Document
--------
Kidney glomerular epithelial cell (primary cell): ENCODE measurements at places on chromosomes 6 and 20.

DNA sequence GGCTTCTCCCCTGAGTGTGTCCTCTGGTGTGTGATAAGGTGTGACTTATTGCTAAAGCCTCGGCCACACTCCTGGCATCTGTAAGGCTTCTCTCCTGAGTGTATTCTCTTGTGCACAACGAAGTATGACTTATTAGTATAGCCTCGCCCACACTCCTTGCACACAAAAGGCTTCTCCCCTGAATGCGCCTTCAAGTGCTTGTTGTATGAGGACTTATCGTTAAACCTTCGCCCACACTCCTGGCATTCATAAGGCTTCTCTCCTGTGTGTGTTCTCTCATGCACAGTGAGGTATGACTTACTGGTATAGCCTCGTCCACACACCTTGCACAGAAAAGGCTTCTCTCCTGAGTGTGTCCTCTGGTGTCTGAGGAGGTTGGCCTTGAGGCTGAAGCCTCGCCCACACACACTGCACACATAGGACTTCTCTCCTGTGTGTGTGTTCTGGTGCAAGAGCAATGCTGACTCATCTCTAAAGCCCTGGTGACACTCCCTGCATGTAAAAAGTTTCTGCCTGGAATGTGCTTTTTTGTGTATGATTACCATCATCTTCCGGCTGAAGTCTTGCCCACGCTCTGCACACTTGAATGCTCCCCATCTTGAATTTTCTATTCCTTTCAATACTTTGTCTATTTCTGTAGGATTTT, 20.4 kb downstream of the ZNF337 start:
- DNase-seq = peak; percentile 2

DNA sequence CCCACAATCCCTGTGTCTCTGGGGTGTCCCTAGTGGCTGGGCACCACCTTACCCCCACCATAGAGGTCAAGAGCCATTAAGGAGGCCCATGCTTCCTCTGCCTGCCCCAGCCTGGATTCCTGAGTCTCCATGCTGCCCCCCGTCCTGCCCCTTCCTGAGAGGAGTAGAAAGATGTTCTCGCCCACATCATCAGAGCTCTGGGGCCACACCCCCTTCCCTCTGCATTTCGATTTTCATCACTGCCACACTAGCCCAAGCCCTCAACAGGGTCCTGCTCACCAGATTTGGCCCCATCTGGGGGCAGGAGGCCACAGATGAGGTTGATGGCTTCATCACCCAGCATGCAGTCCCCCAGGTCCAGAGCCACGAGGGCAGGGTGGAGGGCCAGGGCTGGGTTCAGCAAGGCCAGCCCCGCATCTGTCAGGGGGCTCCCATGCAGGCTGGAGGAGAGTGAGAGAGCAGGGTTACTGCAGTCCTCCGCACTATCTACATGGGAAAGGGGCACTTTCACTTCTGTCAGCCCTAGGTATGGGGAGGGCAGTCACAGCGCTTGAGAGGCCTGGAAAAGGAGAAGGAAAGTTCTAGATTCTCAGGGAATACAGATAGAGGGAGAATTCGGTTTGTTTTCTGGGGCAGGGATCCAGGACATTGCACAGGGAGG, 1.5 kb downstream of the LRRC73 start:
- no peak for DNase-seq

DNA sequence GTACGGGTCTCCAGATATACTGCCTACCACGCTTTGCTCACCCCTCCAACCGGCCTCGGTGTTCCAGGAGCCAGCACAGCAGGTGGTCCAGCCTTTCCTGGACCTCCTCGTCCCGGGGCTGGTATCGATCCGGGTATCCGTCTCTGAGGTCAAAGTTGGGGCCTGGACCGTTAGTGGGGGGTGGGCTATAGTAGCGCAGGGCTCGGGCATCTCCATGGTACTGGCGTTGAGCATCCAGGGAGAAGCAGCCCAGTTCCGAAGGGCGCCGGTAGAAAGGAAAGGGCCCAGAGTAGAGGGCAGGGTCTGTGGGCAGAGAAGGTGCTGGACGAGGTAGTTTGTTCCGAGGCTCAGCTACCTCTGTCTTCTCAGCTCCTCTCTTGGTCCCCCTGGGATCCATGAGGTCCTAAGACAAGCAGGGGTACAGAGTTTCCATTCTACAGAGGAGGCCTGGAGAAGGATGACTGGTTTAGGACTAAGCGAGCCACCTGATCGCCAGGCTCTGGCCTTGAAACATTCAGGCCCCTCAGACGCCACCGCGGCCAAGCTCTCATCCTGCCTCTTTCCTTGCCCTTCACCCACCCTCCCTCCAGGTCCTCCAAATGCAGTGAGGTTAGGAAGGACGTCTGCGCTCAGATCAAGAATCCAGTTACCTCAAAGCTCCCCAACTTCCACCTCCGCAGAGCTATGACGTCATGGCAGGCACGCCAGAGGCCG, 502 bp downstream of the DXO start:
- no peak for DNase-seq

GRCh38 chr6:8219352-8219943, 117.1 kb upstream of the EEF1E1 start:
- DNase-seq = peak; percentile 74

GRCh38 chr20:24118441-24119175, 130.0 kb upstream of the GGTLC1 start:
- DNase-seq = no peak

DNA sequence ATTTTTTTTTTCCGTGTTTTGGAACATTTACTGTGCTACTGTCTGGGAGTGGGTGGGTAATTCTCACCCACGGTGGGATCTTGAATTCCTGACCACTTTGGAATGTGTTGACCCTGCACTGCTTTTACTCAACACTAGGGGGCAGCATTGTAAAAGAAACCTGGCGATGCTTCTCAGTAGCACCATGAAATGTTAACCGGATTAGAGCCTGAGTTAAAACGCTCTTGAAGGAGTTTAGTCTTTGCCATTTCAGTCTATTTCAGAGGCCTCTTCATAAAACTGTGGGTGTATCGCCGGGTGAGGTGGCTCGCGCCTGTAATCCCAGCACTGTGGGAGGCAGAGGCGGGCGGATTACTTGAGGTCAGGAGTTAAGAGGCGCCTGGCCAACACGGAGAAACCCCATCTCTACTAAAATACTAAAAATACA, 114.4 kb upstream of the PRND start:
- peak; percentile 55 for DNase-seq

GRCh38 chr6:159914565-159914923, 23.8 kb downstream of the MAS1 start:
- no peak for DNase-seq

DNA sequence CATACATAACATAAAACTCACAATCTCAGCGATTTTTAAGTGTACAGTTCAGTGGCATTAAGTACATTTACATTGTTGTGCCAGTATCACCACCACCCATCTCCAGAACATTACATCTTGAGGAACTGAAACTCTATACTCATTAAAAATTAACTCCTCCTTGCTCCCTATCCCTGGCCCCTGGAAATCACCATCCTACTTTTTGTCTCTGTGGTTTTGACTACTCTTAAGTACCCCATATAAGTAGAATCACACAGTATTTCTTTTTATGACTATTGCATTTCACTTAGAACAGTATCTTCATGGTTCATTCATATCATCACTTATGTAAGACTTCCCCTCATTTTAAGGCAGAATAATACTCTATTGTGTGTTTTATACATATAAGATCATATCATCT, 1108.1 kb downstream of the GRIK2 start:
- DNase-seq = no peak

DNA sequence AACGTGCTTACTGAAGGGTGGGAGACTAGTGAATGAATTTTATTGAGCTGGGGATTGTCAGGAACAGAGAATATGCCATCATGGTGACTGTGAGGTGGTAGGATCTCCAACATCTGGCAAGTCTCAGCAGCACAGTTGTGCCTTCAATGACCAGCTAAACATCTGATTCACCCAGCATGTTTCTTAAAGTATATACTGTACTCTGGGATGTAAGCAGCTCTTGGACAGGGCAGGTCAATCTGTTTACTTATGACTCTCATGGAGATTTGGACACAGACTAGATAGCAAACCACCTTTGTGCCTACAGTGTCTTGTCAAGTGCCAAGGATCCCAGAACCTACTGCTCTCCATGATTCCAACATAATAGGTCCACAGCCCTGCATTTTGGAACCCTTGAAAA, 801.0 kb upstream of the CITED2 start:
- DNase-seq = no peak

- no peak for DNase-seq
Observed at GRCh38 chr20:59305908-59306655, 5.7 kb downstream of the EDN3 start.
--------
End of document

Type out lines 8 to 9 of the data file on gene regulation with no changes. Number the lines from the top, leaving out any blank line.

GRCh38 chr6:8219352-8219943, 117.1 kb upstream of the EEF1E1 start:
- DNase-seq = peak; percentile 74